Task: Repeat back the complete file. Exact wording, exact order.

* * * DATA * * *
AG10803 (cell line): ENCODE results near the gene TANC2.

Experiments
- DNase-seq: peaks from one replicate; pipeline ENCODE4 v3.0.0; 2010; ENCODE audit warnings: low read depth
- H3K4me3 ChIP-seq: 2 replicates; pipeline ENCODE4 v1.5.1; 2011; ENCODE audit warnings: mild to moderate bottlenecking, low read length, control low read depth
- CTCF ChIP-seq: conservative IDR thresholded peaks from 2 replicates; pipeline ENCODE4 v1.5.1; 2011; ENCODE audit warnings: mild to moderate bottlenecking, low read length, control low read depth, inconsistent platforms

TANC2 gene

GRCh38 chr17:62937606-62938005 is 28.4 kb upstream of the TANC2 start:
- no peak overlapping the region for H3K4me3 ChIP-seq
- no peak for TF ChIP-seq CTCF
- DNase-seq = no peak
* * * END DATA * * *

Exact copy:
AG10803 (cell line): ENCODE results near the gene TANC2.

Experiments
- DNase-seq: peaks from one replicate; pipeline ENCODE4 v3.0.0; 2010; ENCODE audit warnings: low read depth
- H3K4me3 ChIP-seq: 2 replicates; pipeline ENCODE4 v1.5.1; 2011; ENCODE audit warnings: mild to moderate bottlenecking, low read length, control low read depth
- CTCF ChIP-seq: conservative IDR thresholded peaks from 2 replicates; pipeline ENCODE4 v1.5.1; 2011; ENCODE audit warnings: mild to moderate bottlenecking, low read length, control low read depth, inconsistent platforms

TANC2 gene

GRCh38 chr17:62937606-62938005 is 28.4 kb upstream of the TANC2 start:
- no peak overlapping the region for H3K4me3 ChIP-seq
- no peak for TF ChIP-seq CTCF
- DNase-seq = no peak